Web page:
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Perceived health benefits of alcohol: the evidence

Evidence shows there is no threshold (or safe limit) of alcohol consumption and cancer risk and that the more alcohol is consumed over a lifetime, the greater the risk of developing alcohol-related cancers. There is evidence that alcohol is probably protective for kidney cancer[2] and very moderate consumption (no more than one standard drink a day) may help to protect against pancreatic cancer[22].

The potential benefit of light to moderate alcohol consumption on cardiovascular disease is the subject of ongoing scientific debate. A number of population studies, including a 2011 systematic review[23] have suggested light to moderate alcohol consumption may reduce the risk of cardiovascular disease. However, other reviews have suggested unmeasured confounding in epidemiological studies on alcohol and heart disease is widespread and that randomised controlled trials may be the only way to obtain more consistent evidence about the effects of moderate alcohol consumption on cardiovascular disease risk[24].

Conclusive evidence shows higher levels of alcohol consumption confer no cardiovascular health benefits[24]. The 2011 review that suggested moderate alcohol consumption may reduce cardiovascular disease risk also linked higher alcohol consumption levels with an increased risk of stroke[23]. Neither the World Health Organization nor the National Heart Foundation of Australia recommend consuming red wine or any other alcoholic beverage to prevent cardiovascular disease[24][25].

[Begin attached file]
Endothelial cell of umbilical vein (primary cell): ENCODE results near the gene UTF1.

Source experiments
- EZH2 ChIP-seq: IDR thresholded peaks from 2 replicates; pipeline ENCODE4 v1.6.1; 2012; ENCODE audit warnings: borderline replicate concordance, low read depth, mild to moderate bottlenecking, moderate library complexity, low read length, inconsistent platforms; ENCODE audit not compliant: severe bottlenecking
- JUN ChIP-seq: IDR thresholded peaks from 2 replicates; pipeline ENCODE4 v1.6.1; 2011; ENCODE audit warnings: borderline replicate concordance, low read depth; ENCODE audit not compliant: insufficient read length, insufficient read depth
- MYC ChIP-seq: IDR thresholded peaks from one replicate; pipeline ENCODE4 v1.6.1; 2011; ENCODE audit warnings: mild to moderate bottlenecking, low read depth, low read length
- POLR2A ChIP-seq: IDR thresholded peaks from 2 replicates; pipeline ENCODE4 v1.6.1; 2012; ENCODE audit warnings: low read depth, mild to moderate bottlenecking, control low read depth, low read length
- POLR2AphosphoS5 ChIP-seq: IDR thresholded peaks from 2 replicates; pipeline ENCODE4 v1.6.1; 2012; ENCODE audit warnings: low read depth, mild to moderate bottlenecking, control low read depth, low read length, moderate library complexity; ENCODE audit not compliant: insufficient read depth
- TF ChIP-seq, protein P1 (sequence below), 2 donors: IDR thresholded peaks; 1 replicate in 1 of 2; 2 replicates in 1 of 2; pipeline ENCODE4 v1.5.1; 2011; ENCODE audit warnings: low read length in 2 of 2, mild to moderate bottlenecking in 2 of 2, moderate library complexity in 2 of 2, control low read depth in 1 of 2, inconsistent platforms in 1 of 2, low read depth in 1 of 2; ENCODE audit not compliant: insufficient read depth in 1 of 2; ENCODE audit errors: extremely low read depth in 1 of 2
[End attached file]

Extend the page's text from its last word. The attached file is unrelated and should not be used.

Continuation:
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  1. International Agency for Research on Cancer. IARC monographs on the evaluation of carcinogenic risks to humans - volume 44: alcohol drinking. Lyon: IARC; 1988 Available from:
  2. 2.0 2.1 2.2 2.3 2.4 2.5 2.6 World Cancer Research Fund, American Institute for Cancer Research. Food, nutrition, physical activity, and the prevention of cancer: a global perspective. Washington DC: AICR; 2007.